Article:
Another big deal with Ofsted currently is independent work - by this they seem to mean not too much teaching from the front. Pairwork and groupwork seem to a current favourite with Ofsted!

    It's also worth looking at the recent report published by Ofsted about inspections of MFL teaching 2007-10. It flags up the use of TL in particular as being important.
     
  5. mpc

    mpc

    In a recent inspection, I was told my lesson was a solid 'good' as it was missing a certain something (undefined). I think the outstanding tag is quite subjective and seems to pertain slightly to an inspector really connecting with an activity.
    I would agree that personalized learning and students leading the learning are important for the outstanding category but would also say that sometimes simplest is best.
    If I were you, I wouldn't beat myself up over it, tbh. We all do what we do and what is now deemed 'satisfactory' (Lord I hate that word) is the equivalent to what used to be deemed 'very good' some years ago. Move that bar, move that bar....
     
  6. The key to outstanding, according to my old HT, is that va-va-voom, that je-ne-sais-quoi that is hard to quantify but you recognise because you get "that" feeling....[​IMG]


     
  7. Random175

    Random175 New commenter

    We have been told it is largely down to the engagement of the children. Over 90% engagement over 90% of the time, and that is with children largely doing most of it. In our school teachers think that the same lesson taught to one class at a certain time of day will be outstanding and the same lesson taught to the same class after lunch would probably be good or even adequate!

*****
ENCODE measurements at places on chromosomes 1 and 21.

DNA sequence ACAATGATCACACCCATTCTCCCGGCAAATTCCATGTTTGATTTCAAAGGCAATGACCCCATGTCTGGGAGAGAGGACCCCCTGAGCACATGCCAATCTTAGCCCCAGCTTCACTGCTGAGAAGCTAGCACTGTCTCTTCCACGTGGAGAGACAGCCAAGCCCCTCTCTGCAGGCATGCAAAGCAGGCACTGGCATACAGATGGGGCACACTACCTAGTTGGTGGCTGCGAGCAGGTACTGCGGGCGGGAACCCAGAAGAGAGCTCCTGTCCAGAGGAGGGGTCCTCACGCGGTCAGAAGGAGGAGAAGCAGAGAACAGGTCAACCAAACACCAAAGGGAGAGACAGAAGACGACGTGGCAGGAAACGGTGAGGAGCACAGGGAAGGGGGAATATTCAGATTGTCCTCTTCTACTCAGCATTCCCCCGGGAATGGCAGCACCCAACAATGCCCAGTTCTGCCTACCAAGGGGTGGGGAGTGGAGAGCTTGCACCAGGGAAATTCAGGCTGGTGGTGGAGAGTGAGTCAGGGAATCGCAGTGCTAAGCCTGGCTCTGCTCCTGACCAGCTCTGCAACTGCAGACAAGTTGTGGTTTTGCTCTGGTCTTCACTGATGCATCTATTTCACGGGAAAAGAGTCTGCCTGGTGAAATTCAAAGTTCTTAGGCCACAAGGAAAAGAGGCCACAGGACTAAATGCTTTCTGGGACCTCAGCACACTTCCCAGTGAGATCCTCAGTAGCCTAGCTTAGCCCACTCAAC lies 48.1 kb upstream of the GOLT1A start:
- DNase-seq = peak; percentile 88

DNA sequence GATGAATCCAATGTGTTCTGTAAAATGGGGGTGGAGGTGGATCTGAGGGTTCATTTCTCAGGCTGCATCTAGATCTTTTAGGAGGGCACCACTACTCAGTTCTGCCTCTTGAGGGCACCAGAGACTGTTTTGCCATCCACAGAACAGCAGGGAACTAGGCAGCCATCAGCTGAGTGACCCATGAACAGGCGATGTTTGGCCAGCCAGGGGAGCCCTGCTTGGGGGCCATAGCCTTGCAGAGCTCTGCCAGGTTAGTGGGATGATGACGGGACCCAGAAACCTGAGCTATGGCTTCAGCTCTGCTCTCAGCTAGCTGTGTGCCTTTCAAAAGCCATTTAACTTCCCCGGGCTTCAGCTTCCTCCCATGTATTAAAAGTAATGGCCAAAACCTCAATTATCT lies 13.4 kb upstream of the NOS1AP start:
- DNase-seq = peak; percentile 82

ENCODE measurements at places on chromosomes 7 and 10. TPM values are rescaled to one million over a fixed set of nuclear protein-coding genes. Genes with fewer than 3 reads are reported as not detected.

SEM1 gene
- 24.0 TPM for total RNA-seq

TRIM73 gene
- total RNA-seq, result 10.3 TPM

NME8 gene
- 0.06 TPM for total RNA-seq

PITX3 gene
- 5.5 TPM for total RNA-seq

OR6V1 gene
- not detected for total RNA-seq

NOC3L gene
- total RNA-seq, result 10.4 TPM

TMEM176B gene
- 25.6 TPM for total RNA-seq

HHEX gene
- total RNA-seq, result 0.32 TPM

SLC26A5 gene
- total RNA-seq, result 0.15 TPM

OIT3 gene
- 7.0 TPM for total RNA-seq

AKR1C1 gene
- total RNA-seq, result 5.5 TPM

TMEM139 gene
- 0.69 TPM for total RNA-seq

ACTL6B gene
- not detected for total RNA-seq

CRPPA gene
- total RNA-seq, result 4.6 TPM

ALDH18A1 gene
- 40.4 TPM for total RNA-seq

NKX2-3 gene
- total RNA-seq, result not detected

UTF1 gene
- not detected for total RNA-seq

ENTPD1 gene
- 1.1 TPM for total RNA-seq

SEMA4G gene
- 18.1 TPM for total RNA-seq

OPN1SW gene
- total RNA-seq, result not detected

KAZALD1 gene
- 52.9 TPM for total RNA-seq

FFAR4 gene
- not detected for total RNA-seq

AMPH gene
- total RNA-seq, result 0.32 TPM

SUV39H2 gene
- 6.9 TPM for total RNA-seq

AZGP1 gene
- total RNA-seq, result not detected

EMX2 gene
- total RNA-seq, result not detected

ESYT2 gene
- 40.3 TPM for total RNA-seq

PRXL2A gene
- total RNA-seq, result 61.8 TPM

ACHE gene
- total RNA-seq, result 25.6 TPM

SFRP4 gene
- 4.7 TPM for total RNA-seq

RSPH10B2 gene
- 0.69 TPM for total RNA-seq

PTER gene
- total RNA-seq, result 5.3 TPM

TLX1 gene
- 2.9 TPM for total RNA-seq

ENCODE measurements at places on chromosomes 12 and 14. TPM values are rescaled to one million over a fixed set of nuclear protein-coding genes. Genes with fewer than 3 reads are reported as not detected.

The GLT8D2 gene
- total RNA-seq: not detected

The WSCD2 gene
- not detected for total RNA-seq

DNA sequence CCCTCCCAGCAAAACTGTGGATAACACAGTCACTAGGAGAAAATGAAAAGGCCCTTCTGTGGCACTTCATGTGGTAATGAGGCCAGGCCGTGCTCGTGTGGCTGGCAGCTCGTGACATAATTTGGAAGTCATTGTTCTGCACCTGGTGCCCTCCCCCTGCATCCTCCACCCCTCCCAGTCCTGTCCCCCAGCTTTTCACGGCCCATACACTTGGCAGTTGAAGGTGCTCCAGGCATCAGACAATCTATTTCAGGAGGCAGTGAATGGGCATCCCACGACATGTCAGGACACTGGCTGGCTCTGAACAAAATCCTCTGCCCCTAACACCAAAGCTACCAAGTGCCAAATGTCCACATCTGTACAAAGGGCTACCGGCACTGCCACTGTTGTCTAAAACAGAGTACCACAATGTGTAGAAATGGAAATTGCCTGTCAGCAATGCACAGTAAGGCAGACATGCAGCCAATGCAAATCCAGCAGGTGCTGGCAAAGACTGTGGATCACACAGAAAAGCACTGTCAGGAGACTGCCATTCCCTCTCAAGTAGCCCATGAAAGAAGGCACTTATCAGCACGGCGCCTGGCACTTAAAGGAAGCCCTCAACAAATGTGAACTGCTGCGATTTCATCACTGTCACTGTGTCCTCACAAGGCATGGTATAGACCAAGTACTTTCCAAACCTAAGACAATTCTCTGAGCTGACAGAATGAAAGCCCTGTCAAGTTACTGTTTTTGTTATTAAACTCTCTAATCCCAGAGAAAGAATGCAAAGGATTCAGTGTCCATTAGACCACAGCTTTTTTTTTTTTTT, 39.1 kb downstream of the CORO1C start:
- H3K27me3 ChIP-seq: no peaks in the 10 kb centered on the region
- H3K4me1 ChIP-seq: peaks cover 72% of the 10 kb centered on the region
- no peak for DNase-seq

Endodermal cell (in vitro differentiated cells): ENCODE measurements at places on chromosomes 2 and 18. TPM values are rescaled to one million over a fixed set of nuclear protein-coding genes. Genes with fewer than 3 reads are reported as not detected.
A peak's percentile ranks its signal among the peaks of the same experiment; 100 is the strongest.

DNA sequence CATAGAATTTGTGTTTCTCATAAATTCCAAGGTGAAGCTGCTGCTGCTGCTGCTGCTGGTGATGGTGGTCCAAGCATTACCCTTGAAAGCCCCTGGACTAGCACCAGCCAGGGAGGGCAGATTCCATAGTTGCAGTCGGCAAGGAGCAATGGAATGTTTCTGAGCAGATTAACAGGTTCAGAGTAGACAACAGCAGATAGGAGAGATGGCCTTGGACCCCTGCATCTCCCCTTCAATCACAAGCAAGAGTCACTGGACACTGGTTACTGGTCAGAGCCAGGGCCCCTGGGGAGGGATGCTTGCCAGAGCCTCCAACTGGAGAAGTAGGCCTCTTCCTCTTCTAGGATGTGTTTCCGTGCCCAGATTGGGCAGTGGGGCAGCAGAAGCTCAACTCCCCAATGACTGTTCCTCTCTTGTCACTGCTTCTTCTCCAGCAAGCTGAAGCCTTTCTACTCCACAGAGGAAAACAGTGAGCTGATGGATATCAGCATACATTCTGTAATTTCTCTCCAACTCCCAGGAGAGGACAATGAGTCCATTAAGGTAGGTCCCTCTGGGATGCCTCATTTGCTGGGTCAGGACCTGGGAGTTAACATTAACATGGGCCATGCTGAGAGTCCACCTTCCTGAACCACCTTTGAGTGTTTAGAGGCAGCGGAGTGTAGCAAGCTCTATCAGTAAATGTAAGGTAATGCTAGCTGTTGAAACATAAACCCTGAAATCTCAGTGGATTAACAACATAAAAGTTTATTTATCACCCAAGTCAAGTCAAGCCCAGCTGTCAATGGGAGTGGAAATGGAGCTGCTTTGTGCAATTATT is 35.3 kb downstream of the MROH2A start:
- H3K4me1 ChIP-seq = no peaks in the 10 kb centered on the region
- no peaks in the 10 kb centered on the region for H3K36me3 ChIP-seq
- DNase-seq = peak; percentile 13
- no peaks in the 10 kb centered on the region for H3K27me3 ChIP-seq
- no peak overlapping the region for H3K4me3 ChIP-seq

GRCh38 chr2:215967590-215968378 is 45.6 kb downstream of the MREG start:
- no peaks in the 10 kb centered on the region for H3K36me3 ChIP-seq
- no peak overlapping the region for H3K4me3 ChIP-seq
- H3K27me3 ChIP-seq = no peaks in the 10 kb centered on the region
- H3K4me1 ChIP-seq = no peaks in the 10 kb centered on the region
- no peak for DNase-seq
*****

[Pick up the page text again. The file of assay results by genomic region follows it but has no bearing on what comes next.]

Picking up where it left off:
8. spsmith45

    spsmith45 New commenter

    Ha ha! Then a long dictation, corrected by the children, is fine! That's a relief. Actually, I get a bit bored with being told all the time what is "satisfactory", "good" or "outstanding".
    A colleague went on a course with a fellow called Dylan William who claimed that if you want children to achieve well in exams, lecturing is very good.
    I strongly feel that we cannot be too prescriptive about teaching. Much has to do with the teacher's personality, preferred style and their way of angaging with classes. Some are good at teacher-led stuff, some do better"facilitating", some are very creative but not amazingly effective, some are solid and traditional, but highly effective.
     
  9. marmot.morveux

    marmot.morveux New commenter

    Our English and PE departments seem to have achieved outstanding lessons through the effective use of lead learners as part of a multitude of strategies.
    MM
     
  10. ianj6

    ianj6 New commenter